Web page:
Wednesday, January 27, 2010

Thought-provoking Post of the Week: Catholic Modesty

Feeling contemplative this week :) Before I launch into my theme, I wanted to let everyone know that Hat Attempt #6, under the loving support and tutelage of my knitting group, is so far a success. *angels sing* I'll post a picture when it's done. But I'm on round 15, and so far my only issue is that I have a few loose purl stitches when I switch the yarn over from a knit stitch. It's very, very minor, and the hat is looking good.

Ok, so on to my Catholic issue. This particular issue is really interesting to me because it is one on which I really haven't fully developed my opinion; as well, my own personal experience on related things is a bit of a dichotomy.

On the one hand, I would label myself a really conservative, traditional Catholic. I follow all of the church's teachings, even the unpopular ones, to the best of my ability, and I consider my faith to be the most defining thing in my life.

On the other hand, I happily attend weekly Mass at my local parish which is offered exclusively in the Ordinary Form. In a nutshell, I'm differentiating between the Extradinary Form of the Mass (also called the Tridentine Mass or the Traditional Latin Mass) and the Ordinary Form of the Mass as it has been offered since Vatican II, often called the Novus Ordo, or New Order of the liturgy. Enough of the mumbo jumbo :)

I've been raised with the Ordinary Form of the Mass, and I like it. Many more traditional-minded Catholics prefer the Traditional Latin Mass (hereinafter TLM). I have attended a TLM, and while I loved the solemn reverence of that liturgy, as a lifelong Catholic, I didn't enjoy feeling like I didn't always know what was going on. I felt a little "out of place." I'm sure if I started attending that liturgy with regularity, that feeling would fade, but to be honest, I enjoy the new liturgy. I have attended the TLM a few times since, but I really don't go out of my way to do so.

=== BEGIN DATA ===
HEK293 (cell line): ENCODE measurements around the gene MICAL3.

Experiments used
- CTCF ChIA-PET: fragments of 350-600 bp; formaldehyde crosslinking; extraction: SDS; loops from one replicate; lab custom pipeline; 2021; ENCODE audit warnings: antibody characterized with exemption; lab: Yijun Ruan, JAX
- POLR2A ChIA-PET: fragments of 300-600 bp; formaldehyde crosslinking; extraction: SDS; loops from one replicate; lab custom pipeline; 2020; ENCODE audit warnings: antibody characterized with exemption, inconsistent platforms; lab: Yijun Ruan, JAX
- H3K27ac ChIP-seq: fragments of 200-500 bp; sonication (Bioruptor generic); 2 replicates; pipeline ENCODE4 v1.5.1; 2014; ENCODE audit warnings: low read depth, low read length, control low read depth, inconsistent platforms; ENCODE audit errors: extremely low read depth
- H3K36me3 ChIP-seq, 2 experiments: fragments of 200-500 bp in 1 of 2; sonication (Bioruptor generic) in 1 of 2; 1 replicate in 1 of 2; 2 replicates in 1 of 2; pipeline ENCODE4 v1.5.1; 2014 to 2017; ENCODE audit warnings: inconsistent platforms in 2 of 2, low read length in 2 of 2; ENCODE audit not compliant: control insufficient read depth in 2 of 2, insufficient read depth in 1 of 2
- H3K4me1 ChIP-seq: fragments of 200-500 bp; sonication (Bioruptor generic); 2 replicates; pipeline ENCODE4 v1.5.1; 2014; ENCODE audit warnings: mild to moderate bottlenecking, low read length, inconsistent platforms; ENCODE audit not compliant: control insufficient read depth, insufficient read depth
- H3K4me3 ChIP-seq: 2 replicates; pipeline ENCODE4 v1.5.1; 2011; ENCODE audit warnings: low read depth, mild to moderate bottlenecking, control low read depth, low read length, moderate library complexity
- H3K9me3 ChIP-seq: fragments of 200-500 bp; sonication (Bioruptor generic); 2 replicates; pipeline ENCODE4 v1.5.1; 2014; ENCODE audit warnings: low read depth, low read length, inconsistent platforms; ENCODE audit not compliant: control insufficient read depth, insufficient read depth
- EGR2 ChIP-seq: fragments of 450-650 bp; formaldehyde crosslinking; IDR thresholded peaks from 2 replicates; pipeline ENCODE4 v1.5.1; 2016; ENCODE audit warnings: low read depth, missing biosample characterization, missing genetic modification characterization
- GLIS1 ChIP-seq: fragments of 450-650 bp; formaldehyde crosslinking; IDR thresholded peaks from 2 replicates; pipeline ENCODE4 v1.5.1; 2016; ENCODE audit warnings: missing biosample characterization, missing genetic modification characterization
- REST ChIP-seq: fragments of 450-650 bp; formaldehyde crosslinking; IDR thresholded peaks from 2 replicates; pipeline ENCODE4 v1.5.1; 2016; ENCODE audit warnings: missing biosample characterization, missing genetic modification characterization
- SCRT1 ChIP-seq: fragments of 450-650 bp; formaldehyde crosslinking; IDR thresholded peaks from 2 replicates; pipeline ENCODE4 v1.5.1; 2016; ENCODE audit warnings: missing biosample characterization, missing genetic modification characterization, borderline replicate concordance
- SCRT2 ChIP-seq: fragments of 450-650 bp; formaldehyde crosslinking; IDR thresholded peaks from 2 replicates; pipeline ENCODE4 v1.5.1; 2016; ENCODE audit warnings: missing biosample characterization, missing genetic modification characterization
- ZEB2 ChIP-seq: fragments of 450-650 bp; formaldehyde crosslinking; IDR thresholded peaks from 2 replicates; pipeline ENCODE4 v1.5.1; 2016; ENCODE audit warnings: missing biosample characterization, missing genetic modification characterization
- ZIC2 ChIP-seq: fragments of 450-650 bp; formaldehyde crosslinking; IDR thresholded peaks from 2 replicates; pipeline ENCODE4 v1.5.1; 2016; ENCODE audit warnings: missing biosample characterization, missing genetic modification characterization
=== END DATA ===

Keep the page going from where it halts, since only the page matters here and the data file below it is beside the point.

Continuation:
Ok, so llloooonnnng segue to the issue at hand. Stay with me here :) At the TLM, one thing becomes quickly apparent - the people who attend it generally dress differently than I do. Many (though certainly not all) of the women wear chapel veils. Many of them also wear long skirts or dresses, instead of pants.

Here's where I come in. This is a controversial issue, and that's not really where I'm headed with this. Women are not bound in the modern Catholic Church to cover their heads at Mass. Nor are they asked to dress in any specific manner other than to present themselves modestly, as men are asked to do too, importantly.

In my opinion, shorts have no place at Mass for either men or women. Nor do tank tops or other garments that reveal a lot of skin. That's pretty much the only guiding principle I use when I dress for Mass. I personally do not own a lot of skirts. I actually feel more comfortable, as in I reveal less skin and less "shape," if you will, in pants. There was a thread about this a few months ago over at the Catholic Answers boards, which I read with interest. I was surprised by how many women feel that pants are less modest than skirts. I don't really agree with them, but I respect their view.

When I dress for Mass, I usually wear jeans and a blouse. Long sleeved in the winter and short sleeved in the summer. I don't own anything that is low-cut, strapless or short in any way. That's pretty much my exclusive wardrobe on the weekends. For whatever reason, I started thinking about this this past weekend. Now, I don't think that there's anything wrong with wearing jeans to Mass. But...could I do better? Would it maybe be a good sacrifice for me (who loves her jeans) to put more effort into dressing up a bit for Mass, when after all, I will be in the presence of Christ? Absolutely.